In an email to the Associated Press, she considered Lukashenko’s comments to be one of several “propaganda outbursts.”
“They said:’Look at America, just like the little gangsters here,'” wrote Qihanusskaya, who was Lukashenko’s main opponent in the election. “No one believes in propaganda. People understand that under such circumstances, dictators are trying to cover up the ugliness and inadequacy of their governance system. … The United States has issued a serious alarm, and American society and the government have responded.”
In Poland, Judge Bartlomiej Przymusinski also believed that Wednesday was a bad day for the dictator.
Przymusinski, spokesman for Poland’s largest association of judges, said: “If American democracy triumphs and demonstrates the perseverance of its institutions, those who are still far away from victory will persevere rather than give up.” Oppose the efforts of right-wing governments to get rid of judicial independence.
He said in an email: “Another option is that under the rule of dictators in Turkey and Russia or small dictators like Hungary, force and lies will plunge us into a dark age of worthlessness.”
He added: “This is why what happened in the United States is not an internal matter but a problem for the future of the entire world.” “In a country that is still healthy, successfully defending democracy may prove to be a vaccine against authoritarian viruses.”
Venezuelan human rights lawyer Alfredo Romero (Alfredo Romero) worries that US violence will provide political cover for repression in other places.
Romero said: “Seeing these terrible images will cause a lot of frustration.” Romero was honored by the US State Department for his unpaid work on behalf of Venezuelan political prisoners. “For me, the United States has always been a source of inspiration. The term “freedom” comes from the United States of America and is the fundamental pillar of our human rights work and efforts to strengthen the rule of law in Venezuela.”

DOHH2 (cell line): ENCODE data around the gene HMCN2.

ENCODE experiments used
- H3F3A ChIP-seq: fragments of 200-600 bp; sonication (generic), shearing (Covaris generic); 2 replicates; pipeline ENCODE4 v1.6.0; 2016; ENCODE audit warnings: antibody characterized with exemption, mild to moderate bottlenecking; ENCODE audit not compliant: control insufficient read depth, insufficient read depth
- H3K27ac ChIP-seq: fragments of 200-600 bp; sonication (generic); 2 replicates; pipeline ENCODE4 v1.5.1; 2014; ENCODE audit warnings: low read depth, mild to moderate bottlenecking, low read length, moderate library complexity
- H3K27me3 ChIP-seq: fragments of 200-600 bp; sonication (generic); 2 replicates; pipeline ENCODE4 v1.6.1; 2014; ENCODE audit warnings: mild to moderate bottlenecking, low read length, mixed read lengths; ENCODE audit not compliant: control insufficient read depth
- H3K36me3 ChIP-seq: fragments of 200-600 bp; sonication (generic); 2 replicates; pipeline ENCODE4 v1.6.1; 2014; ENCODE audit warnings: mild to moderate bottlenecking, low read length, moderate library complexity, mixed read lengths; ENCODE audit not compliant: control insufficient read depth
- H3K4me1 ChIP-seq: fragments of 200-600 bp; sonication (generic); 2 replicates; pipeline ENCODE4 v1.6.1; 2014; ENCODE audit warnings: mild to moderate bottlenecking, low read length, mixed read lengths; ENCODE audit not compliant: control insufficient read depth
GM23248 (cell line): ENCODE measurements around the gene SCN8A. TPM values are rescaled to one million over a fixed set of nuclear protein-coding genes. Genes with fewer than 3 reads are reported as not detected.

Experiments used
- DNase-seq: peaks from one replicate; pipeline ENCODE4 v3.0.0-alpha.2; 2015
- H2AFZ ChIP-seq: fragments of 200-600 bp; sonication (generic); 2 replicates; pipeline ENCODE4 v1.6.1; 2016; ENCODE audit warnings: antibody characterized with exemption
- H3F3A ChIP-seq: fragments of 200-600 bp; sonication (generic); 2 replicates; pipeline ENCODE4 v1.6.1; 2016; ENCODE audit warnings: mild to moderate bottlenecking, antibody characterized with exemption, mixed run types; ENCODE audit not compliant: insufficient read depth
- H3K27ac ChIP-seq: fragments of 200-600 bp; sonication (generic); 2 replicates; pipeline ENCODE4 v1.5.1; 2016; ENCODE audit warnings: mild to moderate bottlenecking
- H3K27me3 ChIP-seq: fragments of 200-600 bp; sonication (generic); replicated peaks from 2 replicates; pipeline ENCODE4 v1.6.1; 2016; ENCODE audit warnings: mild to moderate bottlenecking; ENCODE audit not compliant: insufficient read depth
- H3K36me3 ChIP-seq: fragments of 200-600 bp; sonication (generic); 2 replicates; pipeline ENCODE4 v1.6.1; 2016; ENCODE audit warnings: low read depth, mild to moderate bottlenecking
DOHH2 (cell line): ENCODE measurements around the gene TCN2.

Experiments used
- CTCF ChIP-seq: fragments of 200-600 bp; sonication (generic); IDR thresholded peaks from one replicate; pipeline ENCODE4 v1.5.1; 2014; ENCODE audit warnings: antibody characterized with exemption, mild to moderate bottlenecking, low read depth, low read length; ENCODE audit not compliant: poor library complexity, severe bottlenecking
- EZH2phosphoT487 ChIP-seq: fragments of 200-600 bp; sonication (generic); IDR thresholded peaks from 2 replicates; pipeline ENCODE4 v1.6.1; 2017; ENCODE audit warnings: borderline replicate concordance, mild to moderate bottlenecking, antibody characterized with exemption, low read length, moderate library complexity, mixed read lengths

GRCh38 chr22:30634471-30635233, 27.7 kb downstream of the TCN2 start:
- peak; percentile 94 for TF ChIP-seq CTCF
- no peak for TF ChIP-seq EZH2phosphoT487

In the occupied West Bank, the Palestinian activist Issa Amro is not optimistic. Hours before the capitol was violently attacked, an Israeli military court pleaded guilty to six counts of participating in demonstrations against Jewish settlements. This trial is part of what the Palestinians say is the suppression of peaceful protests that the United States has always ignored and even actively encouraged.
Amuro, who is awaiting sentencing, warned that Trump will have more influence on global affairs than him.
He said: “I feel very pessimistic about the right wing of the entire world, not just the United States, and the power it brings to anarchists, racists and extremists.”
But in Morocco, human rights activist Abdellatif El Hamamouchi was excited about Trump’s astonishing failure. Hamamouchi said that plainclothes police followed him almost every day, and he saw hope in the Biden administration.
“I said,’This is the end of Trump!’ Populists and “neo-fascists” cannot control the oldest democratic system, not only in the United States, but in the world,” he said. “I firmly believe that this event will advance American democracy by reopening the debate about the dangers of populism and nationalist rights.”
Soo reports from Hong Kong; Leicester reports from Lepec, France. Associated Press writer Jim Heintz in Moscow; Joshua Goodman in Miami, Joseph Klaus in Jerusalem; Sylvia Hui in London; Monika Scislowska in Warsaw; Tarik El in Rabat, Morocco Barakah contributed.